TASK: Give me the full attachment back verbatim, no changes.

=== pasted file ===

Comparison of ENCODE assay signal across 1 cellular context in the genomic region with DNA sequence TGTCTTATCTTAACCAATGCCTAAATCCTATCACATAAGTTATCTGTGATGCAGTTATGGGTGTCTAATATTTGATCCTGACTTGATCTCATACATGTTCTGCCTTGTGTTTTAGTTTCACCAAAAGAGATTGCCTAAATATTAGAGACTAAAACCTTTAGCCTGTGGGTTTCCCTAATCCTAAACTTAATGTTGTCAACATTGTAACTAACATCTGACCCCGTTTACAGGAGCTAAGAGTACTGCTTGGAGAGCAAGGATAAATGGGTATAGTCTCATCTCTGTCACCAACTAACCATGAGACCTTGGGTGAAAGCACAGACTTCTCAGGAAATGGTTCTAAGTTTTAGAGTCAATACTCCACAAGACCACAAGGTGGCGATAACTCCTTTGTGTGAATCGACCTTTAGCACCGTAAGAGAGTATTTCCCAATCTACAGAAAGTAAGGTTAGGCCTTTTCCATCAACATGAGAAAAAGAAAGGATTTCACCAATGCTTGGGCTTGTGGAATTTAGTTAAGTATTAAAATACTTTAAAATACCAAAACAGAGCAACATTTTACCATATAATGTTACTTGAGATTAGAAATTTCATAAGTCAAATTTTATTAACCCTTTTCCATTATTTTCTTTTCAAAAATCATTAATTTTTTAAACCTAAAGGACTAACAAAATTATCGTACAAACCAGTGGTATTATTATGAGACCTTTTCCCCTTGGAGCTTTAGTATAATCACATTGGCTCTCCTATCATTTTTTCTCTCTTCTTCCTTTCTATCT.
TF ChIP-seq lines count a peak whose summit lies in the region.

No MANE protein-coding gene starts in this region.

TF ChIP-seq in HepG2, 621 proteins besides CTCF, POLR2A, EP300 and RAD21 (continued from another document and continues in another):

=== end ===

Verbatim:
Comparison of ENCODE assay signal across 1 cellular context in the genomic region with DNA sequence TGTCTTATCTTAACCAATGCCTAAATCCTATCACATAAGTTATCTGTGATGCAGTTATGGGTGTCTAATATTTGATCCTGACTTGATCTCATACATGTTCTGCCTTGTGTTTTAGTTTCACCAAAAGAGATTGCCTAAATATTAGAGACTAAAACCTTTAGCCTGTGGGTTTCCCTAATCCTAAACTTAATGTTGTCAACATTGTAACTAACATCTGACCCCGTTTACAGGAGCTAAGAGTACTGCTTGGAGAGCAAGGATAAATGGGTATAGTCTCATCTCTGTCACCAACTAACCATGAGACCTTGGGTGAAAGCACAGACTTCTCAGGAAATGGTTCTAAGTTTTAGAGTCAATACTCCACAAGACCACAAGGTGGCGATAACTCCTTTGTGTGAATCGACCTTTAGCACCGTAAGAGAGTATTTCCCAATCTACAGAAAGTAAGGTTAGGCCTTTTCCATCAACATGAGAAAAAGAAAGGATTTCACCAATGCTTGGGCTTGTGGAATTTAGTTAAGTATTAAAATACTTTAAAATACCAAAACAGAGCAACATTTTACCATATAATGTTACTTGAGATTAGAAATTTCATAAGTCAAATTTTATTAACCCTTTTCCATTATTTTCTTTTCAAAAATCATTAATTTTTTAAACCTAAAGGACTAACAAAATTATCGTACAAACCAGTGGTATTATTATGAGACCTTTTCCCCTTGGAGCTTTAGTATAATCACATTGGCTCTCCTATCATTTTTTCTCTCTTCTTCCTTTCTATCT.
TF ChIP-seq lines count a peak whose summit lies in the region.

No MANE protein-coding gene starts in this region.

TF ChIP-seq in HepG2, 621 proteins besides CTCF, POLR2A, EP300 and RAD21 (continued from another document and continues in another):